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Europe's Tech Spending Slump Is Finally Bottoming Out, Cisco CEO Says

Photographer: Paul Sakuma/AP Photo

A Cisco UCS B440 M1 High-Performance Blade Server at a conference in San Francisco in 2010. Close

A Cisco UCS B440 M1 High-Performance Blade Server at a conference in San Francisco in 2010.

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Photographer: Paul Sakuma/AP Photo

A Cisco UCS B440 M1 High-Performance Blade Server at a conference in San Francisco in 2010.

The economic crisis in Europe has depressed spending on just about everything, including technology. But there may be some good news on the horizon.

Sales in northern Europe have started to "bottom out," said John Chambers, the chief executive officer at Cisco Systems. The company, which is the world's biggest network-equipment maker, is a barometer of tech spending across the industry. So when Chambers talks, tech execs pay attention.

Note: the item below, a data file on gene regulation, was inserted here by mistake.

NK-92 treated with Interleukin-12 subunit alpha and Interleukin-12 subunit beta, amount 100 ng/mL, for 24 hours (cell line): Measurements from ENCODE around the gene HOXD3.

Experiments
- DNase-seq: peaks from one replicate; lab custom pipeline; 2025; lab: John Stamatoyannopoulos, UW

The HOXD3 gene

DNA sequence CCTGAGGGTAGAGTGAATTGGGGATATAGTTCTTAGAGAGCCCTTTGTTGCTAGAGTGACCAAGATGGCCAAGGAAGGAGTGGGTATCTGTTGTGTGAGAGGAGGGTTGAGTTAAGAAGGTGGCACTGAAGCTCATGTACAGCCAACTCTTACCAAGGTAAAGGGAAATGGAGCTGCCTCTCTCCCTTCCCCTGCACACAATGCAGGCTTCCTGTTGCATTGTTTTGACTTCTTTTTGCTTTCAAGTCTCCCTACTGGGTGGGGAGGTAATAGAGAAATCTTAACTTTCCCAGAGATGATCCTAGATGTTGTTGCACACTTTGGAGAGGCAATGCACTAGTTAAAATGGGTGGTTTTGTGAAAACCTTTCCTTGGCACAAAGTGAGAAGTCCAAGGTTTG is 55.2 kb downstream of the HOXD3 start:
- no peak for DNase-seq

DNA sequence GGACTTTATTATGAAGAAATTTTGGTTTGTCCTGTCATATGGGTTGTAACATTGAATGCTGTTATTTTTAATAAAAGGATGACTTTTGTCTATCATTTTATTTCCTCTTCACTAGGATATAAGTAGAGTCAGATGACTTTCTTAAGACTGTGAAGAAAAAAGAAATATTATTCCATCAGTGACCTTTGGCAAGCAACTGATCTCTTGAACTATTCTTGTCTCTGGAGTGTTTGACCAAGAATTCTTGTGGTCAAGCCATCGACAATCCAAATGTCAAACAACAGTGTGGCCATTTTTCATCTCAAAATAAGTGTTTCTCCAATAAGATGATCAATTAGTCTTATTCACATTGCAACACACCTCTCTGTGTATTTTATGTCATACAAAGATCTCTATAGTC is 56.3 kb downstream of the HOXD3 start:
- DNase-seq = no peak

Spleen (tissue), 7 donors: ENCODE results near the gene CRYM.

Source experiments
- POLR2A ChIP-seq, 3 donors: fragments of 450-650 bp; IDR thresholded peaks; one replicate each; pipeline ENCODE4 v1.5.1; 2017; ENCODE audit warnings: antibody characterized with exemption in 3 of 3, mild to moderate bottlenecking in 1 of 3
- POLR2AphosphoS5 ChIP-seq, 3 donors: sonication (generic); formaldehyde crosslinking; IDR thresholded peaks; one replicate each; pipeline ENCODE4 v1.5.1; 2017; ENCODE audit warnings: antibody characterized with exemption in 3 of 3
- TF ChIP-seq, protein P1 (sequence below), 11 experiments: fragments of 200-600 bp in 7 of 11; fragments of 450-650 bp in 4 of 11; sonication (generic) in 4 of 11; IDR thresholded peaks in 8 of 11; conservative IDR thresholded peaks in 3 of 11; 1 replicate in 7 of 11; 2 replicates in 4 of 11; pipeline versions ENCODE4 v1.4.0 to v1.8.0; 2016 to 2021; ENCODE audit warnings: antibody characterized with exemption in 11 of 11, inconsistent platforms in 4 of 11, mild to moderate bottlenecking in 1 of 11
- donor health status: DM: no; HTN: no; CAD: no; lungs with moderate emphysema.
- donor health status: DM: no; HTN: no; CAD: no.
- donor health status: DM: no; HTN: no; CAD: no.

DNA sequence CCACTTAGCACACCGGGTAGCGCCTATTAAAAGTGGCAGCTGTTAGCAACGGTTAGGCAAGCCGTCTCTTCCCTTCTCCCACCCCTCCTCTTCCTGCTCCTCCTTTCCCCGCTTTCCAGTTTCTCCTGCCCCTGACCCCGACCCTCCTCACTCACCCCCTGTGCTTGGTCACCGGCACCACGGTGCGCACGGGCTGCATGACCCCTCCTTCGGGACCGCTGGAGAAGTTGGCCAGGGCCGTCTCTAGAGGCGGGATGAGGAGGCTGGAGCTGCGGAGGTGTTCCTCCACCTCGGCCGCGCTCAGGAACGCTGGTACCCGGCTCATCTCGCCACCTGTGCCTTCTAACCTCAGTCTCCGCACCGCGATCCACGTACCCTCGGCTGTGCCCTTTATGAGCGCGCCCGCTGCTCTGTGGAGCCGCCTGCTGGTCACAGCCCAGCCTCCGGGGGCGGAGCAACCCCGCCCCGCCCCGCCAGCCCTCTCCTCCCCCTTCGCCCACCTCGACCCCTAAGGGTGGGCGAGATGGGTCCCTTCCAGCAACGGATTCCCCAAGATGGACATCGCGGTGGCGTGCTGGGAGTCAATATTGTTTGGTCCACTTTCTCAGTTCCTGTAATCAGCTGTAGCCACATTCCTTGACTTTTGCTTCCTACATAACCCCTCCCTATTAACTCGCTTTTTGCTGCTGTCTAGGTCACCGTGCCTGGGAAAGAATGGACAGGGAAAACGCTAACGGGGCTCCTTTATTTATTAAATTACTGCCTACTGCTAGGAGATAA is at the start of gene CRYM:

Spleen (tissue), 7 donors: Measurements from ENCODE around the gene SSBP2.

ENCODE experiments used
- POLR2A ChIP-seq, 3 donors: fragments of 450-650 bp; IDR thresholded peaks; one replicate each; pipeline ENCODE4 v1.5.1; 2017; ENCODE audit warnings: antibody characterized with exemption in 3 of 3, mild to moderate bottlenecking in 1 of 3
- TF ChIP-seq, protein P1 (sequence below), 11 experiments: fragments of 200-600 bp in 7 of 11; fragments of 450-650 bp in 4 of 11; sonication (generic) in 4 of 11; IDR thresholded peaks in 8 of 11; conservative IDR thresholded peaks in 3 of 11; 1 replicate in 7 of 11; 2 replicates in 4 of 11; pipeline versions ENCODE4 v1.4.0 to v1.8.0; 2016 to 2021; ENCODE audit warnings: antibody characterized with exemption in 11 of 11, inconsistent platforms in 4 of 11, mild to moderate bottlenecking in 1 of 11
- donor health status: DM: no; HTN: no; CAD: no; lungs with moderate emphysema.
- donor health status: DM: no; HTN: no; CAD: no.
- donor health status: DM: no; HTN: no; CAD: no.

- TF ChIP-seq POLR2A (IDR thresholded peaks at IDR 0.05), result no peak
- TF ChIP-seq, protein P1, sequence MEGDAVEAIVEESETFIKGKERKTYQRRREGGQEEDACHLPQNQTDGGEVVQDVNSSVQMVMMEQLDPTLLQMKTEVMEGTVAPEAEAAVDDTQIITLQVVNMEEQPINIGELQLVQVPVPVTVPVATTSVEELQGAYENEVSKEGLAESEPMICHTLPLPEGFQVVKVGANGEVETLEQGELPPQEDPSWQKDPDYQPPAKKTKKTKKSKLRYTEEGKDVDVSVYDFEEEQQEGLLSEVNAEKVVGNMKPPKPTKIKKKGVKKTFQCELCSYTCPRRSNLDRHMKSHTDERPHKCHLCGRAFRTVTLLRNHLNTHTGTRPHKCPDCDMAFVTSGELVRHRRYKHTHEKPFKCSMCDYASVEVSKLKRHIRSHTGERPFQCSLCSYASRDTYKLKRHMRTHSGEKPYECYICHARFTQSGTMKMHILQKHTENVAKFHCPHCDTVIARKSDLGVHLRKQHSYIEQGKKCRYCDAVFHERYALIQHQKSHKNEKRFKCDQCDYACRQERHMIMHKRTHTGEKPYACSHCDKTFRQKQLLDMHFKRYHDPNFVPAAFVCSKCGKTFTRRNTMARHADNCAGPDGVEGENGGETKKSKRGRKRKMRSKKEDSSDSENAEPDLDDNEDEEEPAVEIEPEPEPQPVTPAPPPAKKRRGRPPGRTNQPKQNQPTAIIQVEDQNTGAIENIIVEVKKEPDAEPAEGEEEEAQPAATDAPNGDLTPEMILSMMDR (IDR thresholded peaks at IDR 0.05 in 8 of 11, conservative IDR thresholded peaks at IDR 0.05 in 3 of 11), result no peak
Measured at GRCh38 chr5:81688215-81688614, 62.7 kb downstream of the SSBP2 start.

While parts of Europe show economic progress, the trouble is far from over. Speaking on Cisco's quarterly earnings call today, Chambers purposely excluded southern Europe from the group. Spain and Greece were among the hardest-hit countries during the Euro crisis, so don't expect to see them buying a bunch of routers. And with France falling back into recession, it's clear that Europe's economy has a long way to go.

As more people around the world get smartphones and binge on online video, demand for networking equipment grows. And that feeds back into consumer-Internet businesses because network upgrades lead to faster online connections. In a way, Cisco's performance can provide a glimpse into the future.

Because Cisco's fiscal quarters end about a month after many other large tech companies', the results provide the most recent view into the situation. Last month, Juniper Networks revealed that Europe was showing early signs of life when CEO Kevin Johnson disclosed that orders from the region were increasing.

However, many of the wounds are not ready to heal.

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